World Library  
Flag as Inappropriate
Email this Article

List of heritage sites damaged during the Syrian Civil War

Article Id: WHEBN0036701923
Reproduction Date:

Title: List of heritage sites damaged during the Syrian Civil War  
Author: World Heritage Encyclopedia
Language: English
Subject: Syrian Civil War, Second Opium War, Berlin Wall
Publisher: World Heritage Encyclopedia

List of heritage sites damaged during the Syrian Civil War

Minaret of the Great Mosque of Aleppo, destroyed in fighting in 2013.

This is a list of heritage sites that were damaged during the Syrian Civil War.

Damage has been caused to all six World Heritage Sites in Syria along with numerous historic buildings, tell mounds, and archaeological sites.[1] Destructive effects of the conflict are caused by shelling, looting and army or militias occupation.


  • Krak des Chevaliers (World Heritage Site)[2][3] An air raid on Syria's famed Krak des Chevaliers castle, a UNESCO World Heritage Site, has damaged one of the fortress's towers. The footage shows a huge blast as a tower of the Crusader castle appears to take a direct hit, throwing up large clouds of smoke, and scattering debris in the air.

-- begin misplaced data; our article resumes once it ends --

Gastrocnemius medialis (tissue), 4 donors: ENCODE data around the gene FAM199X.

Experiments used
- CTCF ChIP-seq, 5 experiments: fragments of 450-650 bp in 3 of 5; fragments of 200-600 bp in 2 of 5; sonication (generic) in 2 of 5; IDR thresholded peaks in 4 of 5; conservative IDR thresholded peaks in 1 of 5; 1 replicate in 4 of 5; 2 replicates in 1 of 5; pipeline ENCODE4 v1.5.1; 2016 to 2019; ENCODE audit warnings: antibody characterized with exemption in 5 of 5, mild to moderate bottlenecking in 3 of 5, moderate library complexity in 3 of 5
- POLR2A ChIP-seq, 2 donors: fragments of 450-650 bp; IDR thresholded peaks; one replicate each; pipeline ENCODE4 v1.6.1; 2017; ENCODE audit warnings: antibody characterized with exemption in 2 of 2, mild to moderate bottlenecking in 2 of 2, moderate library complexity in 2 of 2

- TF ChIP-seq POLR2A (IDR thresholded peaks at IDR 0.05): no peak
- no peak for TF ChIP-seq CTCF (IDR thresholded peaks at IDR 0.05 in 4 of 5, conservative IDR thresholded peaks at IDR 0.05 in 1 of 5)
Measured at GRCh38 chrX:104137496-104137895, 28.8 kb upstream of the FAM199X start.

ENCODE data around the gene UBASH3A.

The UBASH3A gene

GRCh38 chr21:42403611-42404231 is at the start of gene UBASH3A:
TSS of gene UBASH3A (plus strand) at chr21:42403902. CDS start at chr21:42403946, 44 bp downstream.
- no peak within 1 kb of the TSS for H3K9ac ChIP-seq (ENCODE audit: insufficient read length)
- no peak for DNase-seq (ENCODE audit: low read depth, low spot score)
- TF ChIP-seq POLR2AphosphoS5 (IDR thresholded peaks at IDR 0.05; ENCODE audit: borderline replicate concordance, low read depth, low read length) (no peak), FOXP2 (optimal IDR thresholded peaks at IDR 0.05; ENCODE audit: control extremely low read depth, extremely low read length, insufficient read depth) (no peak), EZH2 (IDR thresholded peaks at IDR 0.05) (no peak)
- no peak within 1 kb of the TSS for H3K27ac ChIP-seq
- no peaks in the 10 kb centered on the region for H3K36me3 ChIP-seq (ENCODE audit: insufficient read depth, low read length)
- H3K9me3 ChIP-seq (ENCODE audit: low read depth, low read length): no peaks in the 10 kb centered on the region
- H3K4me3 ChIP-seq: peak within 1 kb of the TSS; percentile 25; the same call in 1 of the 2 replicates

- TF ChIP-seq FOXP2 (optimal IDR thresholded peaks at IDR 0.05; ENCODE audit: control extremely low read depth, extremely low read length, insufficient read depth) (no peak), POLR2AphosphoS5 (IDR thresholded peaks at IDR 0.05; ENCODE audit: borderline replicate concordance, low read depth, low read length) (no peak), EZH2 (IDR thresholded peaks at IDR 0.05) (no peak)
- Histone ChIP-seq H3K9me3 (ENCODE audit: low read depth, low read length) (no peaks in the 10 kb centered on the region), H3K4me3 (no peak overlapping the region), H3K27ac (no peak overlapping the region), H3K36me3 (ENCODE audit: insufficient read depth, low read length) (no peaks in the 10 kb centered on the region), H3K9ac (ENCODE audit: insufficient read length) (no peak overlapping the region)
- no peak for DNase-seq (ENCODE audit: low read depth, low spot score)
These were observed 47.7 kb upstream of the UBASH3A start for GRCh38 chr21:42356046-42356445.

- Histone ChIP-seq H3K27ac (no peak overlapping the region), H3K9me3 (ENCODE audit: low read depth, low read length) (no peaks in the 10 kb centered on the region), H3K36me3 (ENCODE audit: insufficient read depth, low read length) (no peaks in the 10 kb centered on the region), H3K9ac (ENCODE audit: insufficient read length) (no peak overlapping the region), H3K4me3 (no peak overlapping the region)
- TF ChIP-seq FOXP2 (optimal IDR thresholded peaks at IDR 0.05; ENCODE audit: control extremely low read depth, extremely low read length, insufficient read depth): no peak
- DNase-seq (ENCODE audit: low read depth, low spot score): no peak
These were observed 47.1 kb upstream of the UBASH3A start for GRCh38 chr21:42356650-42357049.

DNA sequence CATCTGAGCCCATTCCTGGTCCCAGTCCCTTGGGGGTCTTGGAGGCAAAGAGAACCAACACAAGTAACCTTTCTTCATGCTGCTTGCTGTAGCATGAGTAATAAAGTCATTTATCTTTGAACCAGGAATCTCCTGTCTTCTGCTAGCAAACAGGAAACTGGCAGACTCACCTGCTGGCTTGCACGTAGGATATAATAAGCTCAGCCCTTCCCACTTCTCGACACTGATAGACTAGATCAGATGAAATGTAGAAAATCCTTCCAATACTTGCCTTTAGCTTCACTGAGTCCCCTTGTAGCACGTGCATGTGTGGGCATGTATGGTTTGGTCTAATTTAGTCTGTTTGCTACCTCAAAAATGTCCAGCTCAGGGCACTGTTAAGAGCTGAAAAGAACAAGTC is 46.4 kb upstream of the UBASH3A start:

Concern has also been raised about sites likely to be affected by shelling including the World Heritage Sites at the centres of Damascus and Aleppo and the tentative World Heritage Site of Norias of Hama.


There are twenty five cultural heritage museums dispersed around Syria, many with artifacts stored outside. It has been reported that Homs museum has been looted and that only the museums and monuments of the capital, Damascus are safe from looting and destruction from the escalating warfare between government and armed rebel militias. The Prime Minister of Syria, Adel Safar warned on 11 July 2011 that "the country is threatened by armed criminal groups with hi-tech tools and specialized in the theft of manuscripts and antiquities, as well as the pillaging of museums" and called for increased security measures. This warning about the future situation has been interpreted as encouragement for the regime to participate in looting, as is suggested [by whom?] to have happened before in the times of Hafez al-Assad.[2]

Security at the Museum of Idlib has also been raised as a concern by Syrian archaeological heritage under threat. The lack of documentation of antiquities in the country has created a severe problem protecting the collections. Looting carries a fifteen-year prison sentence in Syria.[14]

Latest reports indicate a growing black market in the region where antiquities are being traded for weapons by the rebels. Time Magazine commented that continued looting will "rob Syria of its best chance for a post-conflict economic boom based on tourism, which, until the conflict started 18 months ago, contributed 12% to the national income."[1]